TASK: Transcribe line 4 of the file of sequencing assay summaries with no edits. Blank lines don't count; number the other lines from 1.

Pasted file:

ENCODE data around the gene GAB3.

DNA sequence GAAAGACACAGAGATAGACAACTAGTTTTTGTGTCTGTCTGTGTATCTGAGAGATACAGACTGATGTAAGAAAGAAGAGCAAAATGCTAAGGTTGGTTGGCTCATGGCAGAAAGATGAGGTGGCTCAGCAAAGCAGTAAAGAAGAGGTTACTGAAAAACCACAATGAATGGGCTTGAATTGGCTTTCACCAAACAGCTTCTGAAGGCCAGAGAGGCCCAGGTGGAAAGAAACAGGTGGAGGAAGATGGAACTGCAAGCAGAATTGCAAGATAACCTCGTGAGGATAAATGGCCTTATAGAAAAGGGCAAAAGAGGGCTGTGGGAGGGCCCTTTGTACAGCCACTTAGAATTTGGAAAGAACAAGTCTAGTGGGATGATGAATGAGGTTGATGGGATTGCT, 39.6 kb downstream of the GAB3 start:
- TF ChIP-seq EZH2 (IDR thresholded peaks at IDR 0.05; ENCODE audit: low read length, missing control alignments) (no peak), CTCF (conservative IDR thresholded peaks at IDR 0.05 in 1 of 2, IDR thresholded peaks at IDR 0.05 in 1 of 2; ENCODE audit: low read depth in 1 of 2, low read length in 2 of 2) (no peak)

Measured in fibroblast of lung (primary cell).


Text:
Measured in fibroblast of lung (primary cell).